Hold up: I just discovered this love letter that Joan Mitchell wrote to Michael Goldberg while he was in Rockland State Hospital, Orangeburg, N.Y., "in lieu of serving prison time for writing bad checks on her husband's account." Thank you Washington Post, for feeding my lust for all that was Mitchell.
Just got your letter . . . -- God you mean a lot to me -- it's never been like this before in my life. I cleaned the studio -- made the bed . . . -- I'm using the paint off your palette -- I feel so close to you . . . -- I'm drinking the beer you left on the windowsill -- & I'm kissing you -- this I do all the time . . .
The moment you put the blah-blah-blah on it, it destroys the whole thing.
I am currently fixated with the late painter Joan Mitchell.
My obsessions with artists usually come courtesy of a documentary film, one I can record (let us now praise the power of the DVR!) and watch repetitively until I can quote, from memory, most of the declarations made by its subject.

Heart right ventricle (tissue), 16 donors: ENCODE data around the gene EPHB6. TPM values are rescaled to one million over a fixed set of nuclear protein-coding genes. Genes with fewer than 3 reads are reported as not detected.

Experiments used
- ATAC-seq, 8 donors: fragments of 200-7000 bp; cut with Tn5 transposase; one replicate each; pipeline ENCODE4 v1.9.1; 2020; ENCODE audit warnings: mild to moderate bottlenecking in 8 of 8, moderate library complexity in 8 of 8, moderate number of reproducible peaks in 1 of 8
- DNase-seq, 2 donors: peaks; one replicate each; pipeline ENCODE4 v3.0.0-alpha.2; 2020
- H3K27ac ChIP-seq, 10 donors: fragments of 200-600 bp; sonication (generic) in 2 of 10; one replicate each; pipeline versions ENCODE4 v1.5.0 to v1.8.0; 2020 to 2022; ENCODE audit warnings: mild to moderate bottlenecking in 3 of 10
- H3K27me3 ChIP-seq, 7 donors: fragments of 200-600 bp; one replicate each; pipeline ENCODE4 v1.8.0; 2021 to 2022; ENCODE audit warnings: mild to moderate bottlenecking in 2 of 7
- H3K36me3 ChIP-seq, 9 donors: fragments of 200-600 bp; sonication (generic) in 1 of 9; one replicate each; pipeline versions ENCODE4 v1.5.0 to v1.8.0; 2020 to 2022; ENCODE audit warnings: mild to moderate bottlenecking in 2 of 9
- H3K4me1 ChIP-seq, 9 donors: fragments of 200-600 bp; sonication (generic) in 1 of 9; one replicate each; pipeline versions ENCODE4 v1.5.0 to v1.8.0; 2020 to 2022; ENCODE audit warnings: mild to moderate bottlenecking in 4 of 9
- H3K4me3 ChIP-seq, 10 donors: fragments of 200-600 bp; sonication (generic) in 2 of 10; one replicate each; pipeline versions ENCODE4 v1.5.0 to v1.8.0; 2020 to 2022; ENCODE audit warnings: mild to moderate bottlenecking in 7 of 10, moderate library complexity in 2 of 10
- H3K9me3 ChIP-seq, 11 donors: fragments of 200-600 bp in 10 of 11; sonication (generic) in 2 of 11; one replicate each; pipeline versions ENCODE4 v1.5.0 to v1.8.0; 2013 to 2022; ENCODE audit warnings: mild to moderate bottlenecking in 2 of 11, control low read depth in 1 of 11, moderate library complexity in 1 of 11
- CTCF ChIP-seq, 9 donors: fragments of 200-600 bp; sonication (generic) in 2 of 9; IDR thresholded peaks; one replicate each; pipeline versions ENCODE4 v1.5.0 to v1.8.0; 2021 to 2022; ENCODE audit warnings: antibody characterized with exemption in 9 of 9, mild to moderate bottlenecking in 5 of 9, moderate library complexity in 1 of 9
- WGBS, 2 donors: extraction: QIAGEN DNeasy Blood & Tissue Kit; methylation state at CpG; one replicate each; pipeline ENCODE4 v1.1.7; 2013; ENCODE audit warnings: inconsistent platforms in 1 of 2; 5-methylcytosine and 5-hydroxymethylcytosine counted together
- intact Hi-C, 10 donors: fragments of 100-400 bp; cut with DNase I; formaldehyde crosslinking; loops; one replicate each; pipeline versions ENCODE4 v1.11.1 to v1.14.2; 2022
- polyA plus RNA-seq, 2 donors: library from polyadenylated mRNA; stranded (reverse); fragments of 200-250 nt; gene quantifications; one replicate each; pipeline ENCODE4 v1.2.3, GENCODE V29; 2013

My paintings repeat a feeling about Lake Michigan, or water, or fields of...It's more like a poem, no? And that's what I want to paint.
This morning I saw Joan Mitchell: Portrait of an Abstract Painter for the sixth time since I recorded it in May. I could explain away my compulsion by saying that I wanted to write about her today, and what better way to do so than with her rough and quick voice in my head, or to follow her slight frame as it moved among her lyric and hypnotic pictures.